Forsyth County authorities are looking for a man who inappropriately groped a woman while she was jogging near McFarland Parkway.
News outlets are referring to this incident as an incident of sexual assault.
As a Georgia Sex Crimes Lawyer, I see this misnomer quite frequently. Many people, including news outlets, are confused about Georgia's sex crime laws. What has actually been described in this situation is sexual battery. In today's post, I will outline the difference between the two offenses.
Sexual Assault vs. Sexual Battery in Georgia
Sexual assault in Georgia is defined by the Georgia Code in O.C.G.A. §16-5-5.1 as:
Sexual assault occurs when a person who has supervisory or disciplinary authority over another individual engages in sexual contact with them.
Sexual assault is classified as a felony. This is much different than the offense of sexual battery.
The consequences of a sexual assault conviction in Georgia will include a prison term between one and twenty years, a fine up to $100,000, or both.
Sexual battery in Georgia is defined by the Georgia Code in O.C.G.A. §16-6-22 as:
A person commits the offense of sexual battery when he or she intentionally makes physical contact with the intimate parts of the body of another person without the consent of that person.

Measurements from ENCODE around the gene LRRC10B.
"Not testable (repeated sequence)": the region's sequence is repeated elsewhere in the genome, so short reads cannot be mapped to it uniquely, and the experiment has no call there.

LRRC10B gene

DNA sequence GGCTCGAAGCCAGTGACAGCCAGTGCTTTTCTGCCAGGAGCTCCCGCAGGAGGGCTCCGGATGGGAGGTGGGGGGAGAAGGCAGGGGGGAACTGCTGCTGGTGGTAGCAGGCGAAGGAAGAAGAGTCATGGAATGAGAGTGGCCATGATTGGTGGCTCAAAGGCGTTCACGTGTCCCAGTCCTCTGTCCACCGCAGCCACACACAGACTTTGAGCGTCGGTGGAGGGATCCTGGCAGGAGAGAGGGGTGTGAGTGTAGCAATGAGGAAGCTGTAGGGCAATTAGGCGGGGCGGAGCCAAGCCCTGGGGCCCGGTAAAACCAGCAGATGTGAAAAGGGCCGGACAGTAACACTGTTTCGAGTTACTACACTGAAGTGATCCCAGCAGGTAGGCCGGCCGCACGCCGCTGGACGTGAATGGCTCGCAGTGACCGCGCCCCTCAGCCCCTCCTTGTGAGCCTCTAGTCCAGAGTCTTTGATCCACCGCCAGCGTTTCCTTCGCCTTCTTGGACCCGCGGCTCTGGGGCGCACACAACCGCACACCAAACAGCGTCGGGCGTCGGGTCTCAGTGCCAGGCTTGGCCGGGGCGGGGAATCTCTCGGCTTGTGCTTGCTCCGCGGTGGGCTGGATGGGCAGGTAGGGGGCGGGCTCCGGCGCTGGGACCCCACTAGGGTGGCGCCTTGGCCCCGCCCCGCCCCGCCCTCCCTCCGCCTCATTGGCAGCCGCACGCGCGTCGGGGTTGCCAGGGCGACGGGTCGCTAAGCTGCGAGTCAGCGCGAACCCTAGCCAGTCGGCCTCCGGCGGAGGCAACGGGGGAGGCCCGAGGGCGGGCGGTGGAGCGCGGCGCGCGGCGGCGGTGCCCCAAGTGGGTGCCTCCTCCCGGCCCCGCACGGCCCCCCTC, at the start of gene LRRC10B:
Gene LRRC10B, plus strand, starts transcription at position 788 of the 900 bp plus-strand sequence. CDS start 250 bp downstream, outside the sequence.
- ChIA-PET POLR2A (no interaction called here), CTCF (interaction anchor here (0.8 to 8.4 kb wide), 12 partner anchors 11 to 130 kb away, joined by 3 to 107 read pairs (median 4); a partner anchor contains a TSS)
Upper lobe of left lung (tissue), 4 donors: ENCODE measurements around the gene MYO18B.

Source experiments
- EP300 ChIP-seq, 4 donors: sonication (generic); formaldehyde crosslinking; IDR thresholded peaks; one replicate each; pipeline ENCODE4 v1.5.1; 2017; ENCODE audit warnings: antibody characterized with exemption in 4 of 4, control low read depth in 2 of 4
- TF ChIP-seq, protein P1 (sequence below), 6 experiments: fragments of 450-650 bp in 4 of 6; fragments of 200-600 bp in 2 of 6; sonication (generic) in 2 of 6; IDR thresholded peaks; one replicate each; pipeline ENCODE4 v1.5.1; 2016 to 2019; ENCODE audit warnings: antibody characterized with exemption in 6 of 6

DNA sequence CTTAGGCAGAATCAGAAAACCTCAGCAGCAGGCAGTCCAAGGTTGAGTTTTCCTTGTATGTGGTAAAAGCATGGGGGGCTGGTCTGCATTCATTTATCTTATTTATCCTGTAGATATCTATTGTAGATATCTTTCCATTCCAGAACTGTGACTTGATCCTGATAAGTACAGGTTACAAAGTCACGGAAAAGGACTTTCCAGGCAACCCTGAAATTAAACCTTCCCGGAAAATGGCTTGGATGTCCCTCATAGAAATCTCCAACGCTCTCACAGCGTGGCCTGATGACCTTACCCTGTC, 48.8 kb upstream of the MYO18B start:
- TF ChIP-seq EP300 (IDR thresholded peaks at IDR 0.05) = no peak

Sexual battery is classified as a high and aggravated misdemeanor. This is one step above a misdemeanor but one step below a felony in Georgia.
The consequences of a sexual battery conviction in Georgia will include a jail term of up to 12 months, a fine up to $5,000, or both.
Sex Crimes in Georgia can be difficult to understand. Most of the time, people think of horrific situations when in reality, a sex crime is similar to any other offense. This also means that people are wrongly accused of sex crimes more than we would like to admit as well.
If you or a loved one has been arrested for sex offense in Georgia, contact a Georgia Sex Crimes Attorney today.